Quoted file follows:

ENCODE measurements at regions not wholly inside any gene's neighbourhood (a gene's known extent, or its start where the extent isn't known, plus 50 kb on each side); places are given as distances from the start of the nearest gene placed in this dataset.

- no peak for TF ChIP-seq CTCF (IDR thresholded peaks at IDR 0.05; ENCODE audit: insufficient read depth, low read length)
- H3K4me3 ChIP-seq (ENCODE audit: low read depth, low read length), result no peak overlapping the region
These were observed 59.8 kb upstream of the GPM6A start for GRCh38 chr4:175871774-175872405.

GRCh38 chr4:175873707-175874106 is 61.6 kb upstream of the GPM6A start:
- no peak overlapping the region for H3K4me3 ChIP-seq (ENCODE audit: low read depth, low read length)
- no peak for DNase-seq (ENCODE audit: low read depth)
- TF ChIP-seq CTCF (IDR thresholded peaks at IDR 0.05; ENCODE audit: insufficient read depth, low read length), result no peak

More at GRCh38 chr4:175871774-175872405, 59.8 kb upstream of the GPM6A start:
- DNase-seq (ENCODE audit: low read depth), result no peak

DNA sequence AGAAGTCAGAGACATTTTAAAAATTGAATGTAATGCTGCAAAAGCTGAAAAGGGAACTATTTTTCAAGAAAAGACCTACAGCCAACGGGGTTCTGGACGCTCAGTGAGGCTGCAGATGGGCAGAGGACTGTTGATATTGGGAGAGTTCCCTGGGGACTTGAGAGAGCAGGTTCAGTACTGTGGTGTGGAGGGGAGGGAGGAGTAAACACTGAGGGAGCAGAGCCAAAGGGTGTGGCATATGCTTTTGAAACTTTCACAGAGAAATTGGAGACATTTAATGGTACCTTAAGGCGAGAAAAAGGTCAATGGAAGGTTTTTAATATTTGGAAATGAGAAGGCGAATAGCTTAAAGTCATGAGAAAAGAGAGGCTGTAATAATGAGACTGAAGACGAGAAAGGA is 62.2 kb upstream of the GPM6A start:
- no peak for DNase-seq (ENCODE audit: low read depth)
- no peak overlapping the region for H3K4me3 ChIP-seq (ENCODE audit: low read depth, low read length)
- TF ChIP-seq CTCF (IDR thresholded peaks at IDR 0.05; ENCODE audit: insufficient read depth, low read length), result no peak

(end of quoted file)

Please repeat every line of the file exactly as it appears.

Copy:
ENCODE measurements at regions not wholly inside any gene's neighbourhood (a gene's known extent, or its start where the extent isn't known, plus 50 kb on each side); places are given as distances from the start of the nearest gene placed in this dataset.

- no peak for TF ChIP-seq CTCF (IDR thresholded peaks at IDR 0.05; ENCODE audit: insufficient read depth, low read length)
- H3K4me3 ChIP-seq (ENCODE audit: low read depth, low read length), result no peak overlapping the region
These were observed 59.8 kb upstream of the GPM6A start for GRCh38 chr4:175871774-175872405.

GRCh38 chr4:175873707-175874106 is 61.6 kb upstream of the GPM6A start:
- no peak overlapping the region for H3K4me3 ChIP-seq (ENCODE audit: low read depth, low read length)
- no peak for DNase-seq (ENCODE audit: low read depth)
- TF ChIP-seq CTCF (IDR thresholded peaks at IDR 0.05; ENCODE audit: insufficient read depth, low read length), result no peak

More at GRCh38 chr4:175871774-175872405, 59.8 kb upstream of the GPM6A start:
- DNase-seq (ENCODE audit: low read depth), result no peak

DNA sequence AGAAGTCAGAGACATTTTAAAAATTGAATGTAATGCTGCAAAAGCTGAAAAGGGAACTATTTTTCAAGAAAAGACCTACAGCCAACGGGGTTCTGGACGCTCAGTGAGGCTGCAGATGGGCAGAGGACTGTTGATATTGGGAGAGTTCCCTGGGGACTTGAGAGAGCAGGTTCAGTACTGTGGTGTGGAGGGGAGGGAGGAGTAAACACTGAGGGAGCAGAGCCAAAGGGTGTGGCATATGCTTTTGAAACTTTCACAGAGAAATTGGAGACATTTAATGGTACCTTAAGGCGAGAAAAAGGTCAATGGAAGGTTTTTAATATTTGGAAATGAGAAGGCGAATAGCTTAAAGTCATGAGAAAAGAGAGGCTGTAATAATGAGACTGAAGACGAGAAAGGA is 62.2 kb upstream of the GPM6A start:
- no peak for DNase-seq (ENCODE audit: low read depth)
- no peak overlapping the region for H3K4me3 ChIP-seq (ENCODE audit: low read depth, low read length)
- TF ChIP-seq CTCF (IDR thresholded peaks at IDR 0.05; ENCODE audit: insufficient read depth, low read length), result no peak